Doe v. Holy See

557 F.3d 1066 (2009)

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Doe v. Holy See

United States Court of Appeals for the Ninth Circuit
557 F.3d 1066 (2009)

  • Written by Liz Nakamura, JD

Facts

The Holy See (defendant) is a sovereign state based out of Vatican City that governs the Roman Catholic Church. The Holy See has authority over every church entity and official. The Archdiocese of Portland, Oregon (archdiocese), and the Catholic Bishop of Chicago (Chicago Bishop) were established and governed under the authority of the Holy See. The Holy See assigned Andrew Ronan, a priest, to the archdiocese knowing Ronan had sexually abused minor boys during his tenure at the Chicago Bishop. The Holy See did not inform the archdiocese about Ronan’s history of sexual misconduct. Ronan used his position in the archdiocese to repeatedly sexually abuse John Doe (plaintiff), a 15-year-old parishioner. Doe sued the Holy See in federal court, arguing that the Holy See was (1) vicariously liable for Ronan’s actions; (2) vicariously liable for the negligent actions of the archdiocese and the Chicago Bishop; and (3) directly liable for negligently hiring, retaining, and supervising Ronan. The Holy See moved to dismiss, arguing that it was entitled to sovereign immunity under the Foreign Sovereign Immunities Act (FSIA). The district court denied the Holy See’s motion, holding that it had jurisdiction over the Holy See under FSIA’s tortious-act exception. The Holy See appealed.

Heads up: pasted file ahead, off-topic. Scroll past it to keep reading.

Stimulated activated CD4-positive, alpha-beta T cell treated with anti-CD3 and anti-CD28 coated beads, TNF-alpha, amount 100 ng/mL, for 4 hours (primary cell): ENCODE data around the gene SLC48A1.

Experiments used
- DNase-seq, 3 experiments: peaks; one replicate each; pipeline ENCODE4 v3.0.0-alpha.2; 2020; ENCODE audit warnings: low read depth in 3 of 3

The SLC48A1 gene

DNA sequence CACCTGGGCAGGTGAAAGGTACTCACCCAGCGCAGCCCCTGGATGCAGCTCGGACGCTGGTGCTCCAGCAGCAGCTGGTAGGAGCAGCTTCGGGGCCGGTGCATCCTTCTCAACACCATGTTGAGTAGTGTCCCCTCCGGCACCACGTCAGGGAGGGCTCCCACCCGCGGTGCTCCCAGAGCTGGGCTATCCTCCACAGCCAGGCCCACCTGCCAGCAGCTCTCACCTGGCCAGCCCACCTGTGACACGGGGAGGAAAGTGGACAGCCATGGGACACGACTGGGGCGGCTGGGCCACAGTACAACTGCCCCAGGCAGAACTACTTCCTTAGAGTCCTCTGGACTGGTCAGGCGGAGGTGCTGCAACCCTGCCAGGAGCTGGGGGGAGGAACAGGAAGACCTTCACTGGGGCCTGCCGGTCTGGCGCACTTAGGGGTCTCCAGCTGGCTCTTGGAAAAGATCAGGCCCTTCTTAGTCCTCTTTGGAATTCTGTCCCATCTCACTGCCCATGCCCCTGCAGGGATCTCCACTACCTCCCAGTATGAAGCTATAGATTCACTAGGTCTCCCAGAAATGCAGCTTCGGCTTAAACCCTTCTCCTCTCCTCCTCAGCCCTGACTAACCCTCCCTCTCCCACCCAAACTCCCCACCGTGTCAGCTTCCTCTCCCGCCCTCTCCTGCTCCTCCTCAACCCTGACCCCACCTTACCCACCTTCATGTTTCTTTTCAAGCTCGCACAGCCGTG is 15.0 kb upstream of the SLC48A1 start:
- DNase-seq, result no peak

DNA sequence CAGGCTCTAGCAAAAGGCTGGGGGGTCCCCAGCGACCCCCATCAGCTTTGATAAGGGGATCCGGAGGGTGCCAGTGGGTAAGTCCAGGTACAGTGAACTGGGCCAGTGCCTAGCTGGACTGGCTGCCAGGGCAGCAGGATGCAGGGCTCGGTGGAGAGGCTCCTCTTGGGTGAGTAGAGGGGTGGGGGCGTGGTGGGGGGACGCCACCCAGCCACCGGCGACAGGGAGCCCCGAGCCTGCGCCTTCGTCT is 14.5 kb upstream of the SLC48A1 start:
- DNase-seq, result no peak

Rule of Law

Issue

Holding and Reasoning (Per curiam)

Concurrence (Fernandez, J.)

Dissent (Berzon, J.)

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